R5 The Spice of Seduction

The lure of Lalibela, Mount Kisco’s new Ethiopian restaurant, is like that of a whisper: you must be quiet and lean forward to hear it. This restaurant’s subtlety is a relief from many Ethiopian restaurants, which try so hard to evoke Africa that they might as well be serving food in a museum diorama. Lalibela’s ochre walls and photos of Ethiopian villages are quieter reminders of its geographic inspiration and offer a warm, refreshing change from the ugly bricks of South Moger’s pedestrian walkway.

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Lalibela is challenged to be the first Ethiopian restaurant in Westchester, and, wisely, it succeeds by keeping its menu simple and informative. You’ll learn that teff, the fermented grain behind the flat sourdough bread injera (which does triple duty as Ethiopian food, fork, and plate), is both attractively low in gluten and high in protein. Still disoriented? You’ll read that Ethiopian cuisine is defined by two heady spice combinations: berbere (ginger, garlic, rue berries, allspice, black peppercorns, and salt) and mimita (African birdseye chilis, cardamom, cloves, and salt). Handily, you can find either spice mix listed in many of Lalibela’s dish descriptions, and, to bring it all home, down drops a dish of bread and berbere dipping sauce while you’re reading.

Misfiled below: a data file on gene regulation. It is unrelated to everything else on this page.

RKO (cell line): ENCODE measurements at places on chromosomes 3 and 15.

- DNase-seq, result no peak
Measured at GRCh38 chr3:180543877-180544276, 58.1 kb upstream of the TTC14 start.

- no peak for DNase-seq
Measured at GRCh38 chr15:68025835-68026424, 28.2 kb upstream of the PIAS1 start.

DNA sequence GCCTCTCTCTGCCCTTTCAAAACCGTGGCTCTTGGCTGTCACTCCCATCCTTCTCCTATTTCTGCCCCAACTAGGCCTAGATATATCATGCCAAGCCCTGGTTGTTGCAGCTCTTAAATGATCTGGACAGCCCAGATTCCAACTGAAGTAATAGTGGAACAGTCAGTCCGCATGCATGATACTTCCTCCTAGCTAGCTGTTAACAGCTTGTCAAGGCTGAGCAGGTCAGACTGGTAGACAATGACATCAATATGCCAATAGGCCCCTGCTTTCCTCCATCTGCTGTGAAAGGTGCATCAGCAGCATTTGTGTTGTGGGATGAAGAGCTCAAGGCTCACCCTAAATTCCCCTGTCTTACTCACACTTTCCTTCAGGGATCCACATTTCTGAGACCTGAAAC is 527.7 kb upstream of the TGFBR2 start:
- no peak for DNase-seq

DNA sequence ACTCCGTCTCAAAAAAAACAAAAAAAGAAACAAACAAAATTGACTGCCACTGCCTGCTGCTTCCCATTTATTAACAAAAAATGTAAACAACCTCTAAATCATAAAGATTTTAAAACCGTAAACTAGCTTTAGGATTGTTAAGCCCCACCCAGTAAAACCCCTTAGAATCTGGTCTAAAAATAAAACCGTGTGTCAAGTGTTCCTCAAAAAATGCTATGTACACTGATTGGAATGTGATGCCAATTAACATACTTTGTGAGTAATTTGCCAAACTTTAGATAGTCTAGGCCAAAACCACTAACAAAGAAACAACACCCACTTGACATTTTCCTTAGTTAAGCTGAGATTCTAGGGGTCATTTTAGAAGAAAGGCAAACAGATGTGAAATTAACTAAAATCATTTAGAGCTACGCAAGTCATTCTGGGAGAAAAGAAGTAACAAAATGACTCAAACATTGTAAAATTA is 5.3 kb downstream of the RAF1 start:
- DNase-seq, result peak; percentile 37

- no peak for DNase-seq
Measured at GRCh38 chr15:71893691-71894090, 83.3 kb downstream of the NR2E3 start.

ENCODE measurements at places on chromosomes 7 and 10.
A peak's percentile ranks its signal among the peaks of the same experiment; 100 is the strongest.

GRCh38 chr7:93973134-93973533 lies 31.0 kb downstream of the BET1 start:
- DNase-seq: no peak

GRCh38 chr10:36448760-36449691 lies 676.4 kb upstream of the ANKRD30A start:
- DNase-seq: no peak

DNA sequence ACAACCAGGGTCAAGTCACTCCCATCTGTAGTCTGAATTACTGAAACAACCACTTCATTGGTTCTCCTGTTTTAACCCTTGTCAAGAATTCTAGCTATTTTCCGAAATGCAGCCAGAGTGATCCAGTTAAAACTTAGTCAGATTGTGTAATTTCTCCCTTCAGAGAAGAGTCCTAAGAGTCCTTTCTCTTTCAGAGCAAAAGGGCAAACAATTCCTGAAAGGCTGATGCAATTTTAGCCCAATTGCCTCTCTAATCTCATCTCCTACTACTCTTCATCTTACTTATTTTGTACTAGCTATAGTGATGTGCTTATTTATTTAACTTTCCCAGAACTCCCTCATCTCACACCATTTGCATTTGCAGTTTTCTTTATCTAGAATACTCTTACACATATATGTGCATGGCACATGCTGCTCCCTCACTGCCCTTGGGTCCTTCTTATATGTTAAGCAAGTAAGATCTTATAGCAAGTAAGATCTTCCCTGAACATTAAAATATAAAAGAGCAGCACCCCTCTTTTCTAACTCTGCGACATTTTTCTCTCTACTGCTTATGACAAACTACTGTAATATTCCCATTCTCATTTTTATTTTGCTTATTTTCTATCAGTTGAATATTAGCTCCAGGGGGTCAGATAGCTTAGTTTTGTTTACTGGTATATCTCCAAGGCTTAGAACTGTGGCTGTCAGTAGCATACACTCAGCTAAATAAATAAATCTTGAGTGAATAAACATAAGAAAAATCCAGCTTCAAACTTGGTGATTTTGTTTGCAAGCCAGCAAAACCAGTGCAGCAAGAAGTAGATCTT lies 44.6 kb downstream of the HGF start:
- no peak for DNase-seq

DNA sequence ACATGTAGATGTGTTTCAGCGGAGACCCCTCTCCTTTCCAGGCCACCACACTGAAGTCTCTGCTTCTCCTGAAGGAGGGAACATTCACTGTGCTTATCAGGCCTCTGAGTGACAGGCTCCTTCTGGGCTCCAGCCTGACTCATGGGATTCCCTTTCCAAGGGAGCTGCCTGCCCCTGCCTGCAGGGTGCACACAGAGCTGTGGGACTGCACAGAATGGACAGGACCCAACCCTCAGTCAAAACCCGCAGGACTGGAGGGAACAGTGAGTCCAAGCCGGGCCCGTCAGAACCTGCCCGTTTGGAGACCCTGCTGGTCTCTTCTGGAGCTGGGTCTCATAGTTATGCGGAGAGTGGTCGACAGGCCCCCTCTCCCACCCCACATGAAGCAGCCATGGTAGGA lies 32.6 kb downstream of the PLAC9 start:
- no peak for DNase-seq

Starters at Lalibela almost feel like gateway Ethiopian foods, familiar in their essentials yet exotic enough to seem different. Delicious timatin fitfit (olive-oil-laced shreds of injera tossed with chopped tomato, red onion, and green pepper) has all the pleasure of a great pico de gallo, albeit haunted by an unexpected, but tasty, pepper. Similarly, avocado salad with tomato and red onion could almost pass for guacamole, though a murmur of ajwain peppercorns leave it feeling refreshingly different. Large, samosa-like sambusas (or crisp pastry triangles stuffed with well-spiced ground beef or lentil fillings) are Lalibela’s only hot appetizers; they make delicious, filling choices for heartier appetites.

Mains, and some starter salads, are served on large rounds of the spongy, tangy injera. Additional rounds are also employed to convey morsels of food to the mouth. The eating technique is simple—wrap stew-y, saucy bites in a shred of injera and pass through lips—though, be warned, in the effort to keep your fingers clean, novices may ingest more injera than advisable. Additionally, Lalibela’s portions are generous—salads are better shared, and mains are sizable. This is a great restaurant to visit with groups of friends who don’t mind sharing plates of finger food. Three Ethiopian beer brands, including refreshing St. George, help to encourage conviviality and aid forgiveness for the inevitable dropped food. Other beers and wine are available.